Tavapadon’s rare combination of efficacy and minimal adverse effects may indicate a step forward in the treatment of Parkinson disease.
Results of the TEMPO trials, a combination of three phase 3 studies and an open-label extension, will be used to examine the effects of tavapadon, a Parkinson disease (PD) drug designed by Cerevel Therapeutics, in patients with early-onset PD and those with late-stage PD.1
Approximately 1200 individuals, aged 40 to 80 years, will be enrolled in the 3 trials; the first patients were dosed in November 2020. TEMPO-1 (NCT04201093) and TEMPO-2 (NCT04223193) will include patients with early-onset PD and, to determine tavapadon’s efficacy, will use change from baseline in the Unified Parkinson’s Disease Rating Scale (UPDRS) part 2 and part 3 combined score (FIGURE).
Patients included in TEMPO-1 and TEMPO-2 may not be on levodopa but can be on a monoamine oxidase type B inhibitor, such as rasagiline, and still qualify for the trials. TEMPO-1 will be a fixed-dose trial, while TEMPO-2 and TEMPO-3 will feature flexible dosing.
The TEMPO-3 (NCT04542499) trial will differ from the other 2 in that it will assess patients with late-stage PD, a population whose disease is severe enough to require the introduction of levodopa. The primary end point of TEMPO-3 is the change from baseline in “ON” time without troublesome dyskinesia.
All 3 trials are supported by a 58-week open-label trial that will continue to gather information on safety that will be needed for an eventual FDA submission.
Raymond Sanchez, MD, chief medical officer of Cerevel Therapeutics, told NeurologyLive®, “We are trying to understand the benefits that tavapadon may bring to PD patients as both a stand-alone treatment in early stages of PD and as a potential adjunctive treatment to levodopa in more advanced stages of the disease.”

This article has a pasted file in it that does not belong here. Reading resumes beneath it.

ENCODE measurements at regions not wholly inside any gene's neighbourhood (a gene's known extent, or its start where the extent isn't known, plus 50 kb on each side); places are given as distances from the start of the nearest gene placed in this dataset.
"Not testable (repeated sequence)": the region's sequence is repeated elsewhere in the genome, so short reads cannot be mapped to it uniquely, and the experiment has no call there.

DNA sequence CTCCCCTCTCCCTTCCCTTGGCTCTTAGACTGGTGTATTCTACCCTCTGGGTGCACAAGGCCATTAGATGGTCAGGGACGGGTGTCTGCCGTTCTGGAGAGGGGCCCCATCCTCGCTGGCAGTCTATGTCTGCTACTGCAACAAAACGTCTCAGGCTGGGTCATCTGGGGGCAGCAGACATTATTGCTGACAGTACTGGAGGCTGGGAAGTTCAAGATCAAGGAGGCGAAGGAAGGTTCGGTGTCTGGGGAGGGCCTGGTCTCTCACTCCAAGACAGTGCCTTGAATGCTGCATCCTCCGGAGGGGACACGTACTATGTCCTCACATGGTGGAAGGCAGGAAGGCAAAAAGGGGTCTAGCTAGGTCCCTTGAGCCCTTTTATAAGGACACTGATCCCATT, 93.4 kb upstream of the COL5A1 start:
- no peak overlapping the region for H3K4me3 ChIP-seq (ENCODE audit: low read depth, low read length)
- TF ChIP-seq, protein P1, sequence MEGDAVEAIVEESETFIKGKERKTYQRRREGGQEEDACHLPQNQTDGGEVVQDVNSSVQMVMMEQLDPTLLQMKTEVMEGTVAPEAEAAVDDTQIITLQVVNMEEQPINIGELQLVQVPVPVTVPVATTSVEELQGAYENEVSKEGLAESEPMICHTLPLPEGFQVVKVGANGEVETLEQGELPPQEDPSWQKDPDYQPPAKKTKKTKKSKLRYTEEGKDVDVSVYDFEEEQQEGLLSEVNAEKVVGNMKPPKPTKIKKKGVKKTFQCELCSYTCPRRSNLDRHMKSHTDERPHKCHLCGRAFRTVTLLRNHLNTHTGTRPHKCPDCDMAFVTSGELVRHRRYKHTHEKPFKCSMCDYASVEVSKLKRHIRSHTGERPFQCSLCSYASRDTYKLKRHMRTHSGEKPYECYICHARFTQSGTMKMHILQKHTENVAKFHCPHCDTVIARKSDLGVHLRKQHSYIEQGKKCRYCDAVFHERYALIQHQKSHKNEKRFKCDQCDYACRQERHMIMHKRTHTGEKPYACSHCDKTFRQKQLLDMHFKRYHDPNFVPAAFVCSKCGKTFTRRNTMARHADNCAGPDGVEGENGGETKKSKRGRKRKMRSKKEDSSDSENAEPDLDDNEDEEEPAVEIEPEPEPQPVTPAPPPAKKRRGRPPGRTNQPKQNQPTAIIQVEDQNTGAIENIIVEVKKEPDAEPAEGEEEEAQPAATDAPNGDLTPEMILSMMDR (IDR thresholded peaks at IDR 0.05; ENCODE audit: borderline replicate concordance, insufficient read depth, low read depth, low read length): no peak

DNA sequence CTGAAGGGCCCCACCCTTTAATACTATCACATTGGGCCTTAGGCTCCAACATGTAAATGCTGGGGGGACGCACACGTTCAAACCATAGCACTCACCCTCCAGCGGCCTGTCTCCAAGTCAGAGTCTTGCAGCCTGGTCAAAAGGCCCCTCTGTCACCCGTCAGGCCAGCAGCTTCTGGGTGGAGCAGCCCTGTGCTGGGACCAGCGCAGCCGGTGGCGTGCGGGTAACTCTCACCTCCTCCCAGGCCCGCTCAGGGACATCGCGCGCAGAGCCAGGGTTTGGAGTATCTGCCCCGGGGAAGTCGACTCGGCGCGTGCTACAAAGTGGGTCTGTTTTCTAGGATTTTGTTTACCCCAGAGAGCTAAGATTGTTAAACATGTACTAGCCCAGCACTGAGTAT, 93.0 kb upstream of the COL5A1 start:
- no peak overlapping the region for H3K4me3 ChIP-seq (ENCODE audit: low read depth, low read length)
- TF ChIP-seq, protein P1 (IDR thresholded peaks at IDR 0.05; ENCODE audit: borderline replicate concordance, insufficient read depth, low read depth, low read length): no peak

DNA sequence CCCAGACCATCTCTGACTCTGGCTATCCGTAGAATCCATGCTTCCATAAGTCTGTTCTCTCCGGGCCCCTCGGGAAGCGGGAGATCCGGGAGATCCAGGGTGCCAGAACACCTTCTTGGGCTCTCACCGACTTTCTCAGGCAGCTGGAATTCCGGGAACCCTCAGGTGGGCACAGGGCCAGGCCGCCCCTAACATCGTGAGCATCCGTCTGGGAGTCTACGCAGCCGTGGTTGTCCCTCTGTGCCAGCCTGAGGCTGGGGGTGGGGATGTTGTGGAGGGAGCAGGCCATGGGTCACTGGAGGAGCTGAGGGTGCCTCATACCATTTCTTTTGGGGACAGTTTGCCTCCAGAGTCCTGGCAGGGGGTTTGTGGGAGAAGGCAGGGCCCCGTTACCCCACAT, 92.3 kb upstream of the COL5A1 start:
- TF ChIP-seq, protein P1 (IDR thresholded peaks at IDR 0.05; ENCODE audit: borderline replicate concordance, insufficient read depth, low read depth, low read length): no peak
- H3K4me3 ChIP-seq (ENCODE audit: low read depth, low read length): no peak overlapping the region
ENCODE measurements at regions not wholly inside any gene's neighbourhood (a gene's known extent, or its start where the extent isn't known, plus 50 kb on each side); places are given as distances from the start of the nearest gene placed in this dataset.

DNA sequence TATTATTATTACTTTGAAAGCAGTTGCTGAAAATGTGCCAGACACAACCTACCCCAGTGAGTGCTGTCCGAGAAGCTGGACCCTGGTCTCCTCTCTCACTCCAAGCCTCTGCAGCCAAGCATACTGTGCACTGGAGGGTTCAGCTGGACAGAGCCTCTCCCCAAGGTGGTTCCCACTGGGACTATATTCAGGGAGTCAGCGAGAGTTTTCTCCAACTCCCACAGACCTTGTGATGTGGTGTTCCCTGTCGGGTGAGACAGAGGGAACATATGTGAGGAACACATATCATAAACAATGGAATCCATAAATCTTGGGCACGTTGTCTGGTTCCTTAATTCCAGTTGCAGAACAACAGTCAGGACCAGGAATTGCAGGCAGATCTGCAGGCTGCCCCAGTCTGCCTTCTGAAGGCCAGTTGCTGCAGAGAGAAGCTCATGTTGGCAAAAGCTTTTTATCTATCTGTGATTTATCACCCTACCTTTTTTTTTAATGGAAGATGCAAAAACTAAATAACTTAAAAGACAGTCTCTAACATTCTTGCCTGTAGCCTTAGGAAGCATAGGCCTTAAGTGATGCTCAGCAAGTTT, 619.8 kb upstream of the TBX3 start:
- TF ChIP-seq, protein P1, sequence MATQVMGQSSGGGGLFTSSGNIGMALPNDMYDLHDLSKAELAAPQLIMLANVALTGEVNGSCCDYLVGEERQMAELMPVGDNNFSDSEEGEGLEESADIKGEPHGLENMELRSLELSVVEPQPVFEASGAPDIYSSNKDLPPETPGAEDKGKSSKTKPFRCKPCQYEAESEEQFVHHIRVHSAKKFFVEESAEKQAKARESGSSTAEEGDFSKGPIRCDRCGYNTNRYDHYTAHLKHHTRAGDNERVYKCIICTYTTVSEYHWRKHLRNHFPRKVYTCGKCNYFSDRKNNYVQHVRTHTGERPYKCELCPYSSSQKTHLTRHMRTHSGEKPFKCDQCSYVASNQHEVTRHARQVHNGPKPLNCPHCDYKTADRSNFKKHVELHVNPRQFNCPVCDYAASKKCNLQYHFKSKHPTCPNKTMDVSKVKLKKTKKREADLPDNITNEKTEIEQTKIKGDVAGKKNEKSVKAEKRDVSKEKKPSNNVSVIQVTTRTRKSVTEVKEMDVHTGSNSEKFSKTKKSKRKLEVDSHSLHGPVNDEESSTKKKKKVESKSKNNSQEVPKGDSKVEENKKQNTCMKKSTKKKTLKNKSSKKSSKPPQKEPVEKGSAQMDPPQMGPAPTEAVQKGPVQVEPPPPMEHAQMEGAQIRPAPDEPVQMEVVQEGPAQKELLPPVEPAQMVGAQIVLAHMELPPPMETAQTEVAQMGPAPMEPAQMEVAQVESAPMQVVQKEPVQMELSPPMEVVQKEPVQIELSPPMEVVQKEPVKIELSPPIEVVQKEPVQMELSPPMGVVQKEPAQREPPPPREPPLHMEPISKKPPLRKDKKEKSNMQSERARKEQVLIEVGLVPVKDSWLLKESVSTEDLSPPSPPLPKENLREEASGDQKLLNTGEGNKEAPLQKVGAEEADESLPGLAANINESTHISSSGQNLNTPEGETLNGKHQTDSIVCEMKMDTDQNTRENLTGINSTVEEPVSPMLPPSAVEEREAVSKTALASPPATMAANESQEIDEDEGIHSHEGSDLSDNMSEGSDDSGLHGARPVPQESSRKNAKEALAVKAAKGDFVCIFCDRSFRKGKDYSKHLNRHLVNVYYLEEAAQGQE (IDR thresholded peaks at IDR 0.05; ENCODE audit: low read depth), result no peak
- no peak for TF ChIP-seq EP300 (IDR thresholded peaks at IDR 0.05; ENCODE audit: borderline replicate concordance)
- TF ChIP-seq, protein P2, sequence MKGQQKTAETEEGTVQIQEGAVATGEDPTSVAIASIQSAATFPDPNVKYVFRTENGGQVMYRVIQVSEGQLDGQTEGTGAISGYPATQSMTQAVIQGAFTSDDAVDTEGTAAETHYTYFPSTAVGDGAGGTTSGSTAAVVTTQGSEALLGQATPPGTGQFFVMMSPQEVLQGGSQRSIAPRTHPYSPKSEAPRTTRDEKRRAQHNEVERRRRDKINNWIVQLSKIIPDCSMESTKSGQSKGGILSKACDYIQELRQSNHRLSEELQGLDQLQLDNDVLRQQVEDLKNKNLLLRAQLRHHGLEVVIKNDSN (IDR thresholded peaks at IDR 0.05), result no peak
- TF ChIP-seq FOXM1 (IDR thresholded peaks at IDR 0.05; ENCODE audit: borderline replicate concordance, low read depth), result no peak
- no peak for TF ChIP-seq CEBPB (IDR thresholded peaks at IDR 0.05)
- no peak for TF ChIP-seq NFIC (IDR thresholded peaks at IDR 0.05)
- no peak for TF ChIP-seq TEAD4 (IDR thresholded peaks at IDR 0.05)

Tavapadon was designed as an orally bioavailable, once-daily partial agonist that selectively targets dopamine D1 and D5 receptor subtypes. The agent differentially activates the direct motor pathway, potentially driving motor benefit while minimizing the adverse effects (AEs) typical of drugs that nonselectively stimulate dopamine.2
Across phase 1b and phase 2 trials conducted to date, tavapadon has demonstrated this motor control benefit with an improved tolerability profile relative to that of D2/D3-preferring agents.
Positive results from the phase 2 assessment showed that tavapadon met its primary end points by showing a statistically significant improvement in motor symptoms after 15 weeks. Researchers found a change of –9.0 points in UPDRS Part 3 scores for those treated with tavapadon, compared with –4.3 for those administered placebo (least-squares mean, –4.8; P = .0407). Additionally, treatment compliance was high in both groups, and 82% of patients who received tavapadon completed the trial.3,4
The randomized, flexible-dose study included 57 patients aged 45 to 80 years with PD and varying disease severity (their Hoehn and Yahr stage ranged from 1 to 3). The study included a 9-week dose optimization period followed by a 6-week period of stable dosing. In the phase 1 study, tavapadon doses were 0.75 mg, 1.5 mg, 3 mg, 6 mg, and 9 mg, and included an open-label multiple ascending dose study, which gave once-daily doses with up-titration to 5 mg, 15 mg, and 25 mg.
After 15 weeks, 50% of those treated with the study agent reported Patient Global Impression of Change statuses of either much improved or very much improved. In comparison, 25% of patients in the placebo group reported this status. There were no effects of significance on Epworth Sleepiness Scale score in either the placebo or tavapadon groups.
Tavapadon also showed a favorable tolerability and safety profile. Most of the AEs were deemed mild or moderate; the most common were nausea, headache, somnolence, and tremor.
Sanchez hopes that “even when [tavapadon] is introduced as an adjunct treatment to levodopa, given its long half-life and partial agonist mechanism of action, it can sustain motor control, allow practitioners to reduce the levodopa dose, reduce the dyskinesia burden, and still [give patients] the needed motor control.”
The data readouts for these trials will emerge collectively by the end of 2023. Sanchez noted that if the trials are successful, Cerevel Therapeutics plans to submit a new drug application to the FDA shortly thereafter. It will include all 3 TEMPO trials and the open-label extension.1